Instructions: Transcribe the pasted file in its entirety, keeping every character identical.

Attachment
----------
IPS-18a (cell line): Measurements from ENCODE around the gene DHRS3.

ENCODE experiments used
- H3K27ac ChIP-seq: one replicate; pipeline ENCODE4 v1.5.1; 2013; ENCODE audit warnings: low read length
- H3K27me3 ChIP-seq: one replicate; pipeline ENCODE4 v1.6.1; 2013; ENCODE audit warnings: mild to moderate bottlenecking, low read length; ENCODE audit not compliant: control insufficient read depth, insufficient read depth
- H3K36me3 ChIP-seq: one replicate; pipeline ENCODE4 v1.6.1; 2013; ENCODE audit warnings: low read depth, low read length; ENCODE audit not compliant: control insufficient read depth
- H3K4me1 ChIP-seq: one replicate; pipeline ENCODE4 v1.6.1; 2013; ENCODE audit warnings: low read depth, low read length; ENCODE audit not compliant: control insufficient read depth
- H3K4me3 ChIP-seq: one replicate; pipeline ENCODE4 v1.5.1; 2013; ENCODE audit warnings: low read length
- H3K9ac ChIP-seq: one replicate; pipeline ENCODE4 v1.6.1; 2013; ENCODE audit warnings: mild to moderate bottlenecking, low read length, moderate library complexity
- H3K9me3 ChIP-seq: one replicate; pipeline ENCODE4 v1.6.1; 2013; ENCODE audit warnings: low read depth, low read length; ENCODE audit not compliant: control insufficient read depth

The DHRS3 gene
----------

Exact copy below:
IPS-18a (cell line): Measurements from ENCODE around the gene DHRS3.

ENCODE experiments used
- H3K27ac ChIP-seq: one replicate; pipeline ENCODE4 v1.5.1; 2013; ENCODE audit warnings: low read length
- H3K27me3 ChIP-seq: one replicate; pipeline ENCODE4 v1.6.1; 2013; ENCODE audit warnings: mild to moderate bottlenecking, low read length; ENCODE audit not compliant: control insufficient read depth, insufficient read depth
- H3K36me3 ChIP-seq: one replicate; pipeline ENCODE4 v1.6.1; 2013; ENCODE audit warnings: low read depth, low read length; ENCODE audit not compliant: control insufficient read depth
- H3K4me1 ChIP-seq: one replicate; pipeline ENCODE4 v1.6.1; 2013; ENCODE audit warnings: low read depth, low read length; ENCODE audit not compliant: control insufficient read depth
- H3K4me3 ChIP-seq: one replicate; pipeline ENCODE4 v1.5.1; 2013; ENCODE audit warnings: low read length
- H3K9ac ChIP-seq: one replicate; pipeline ENCODE4 v1.6.1; 2013; ENCODE audit warnings: mild to moderate bottlenecking, low read length, moderate library complexity
- H3K9me3 ChIP-seq: one replicate; pipeline ENCODE4 v1.6.1; 2013; ENCODE audit warnings: low read depth, low read length; ENCODE audit not compliant: control insufficient read depth

The DHRS3 gene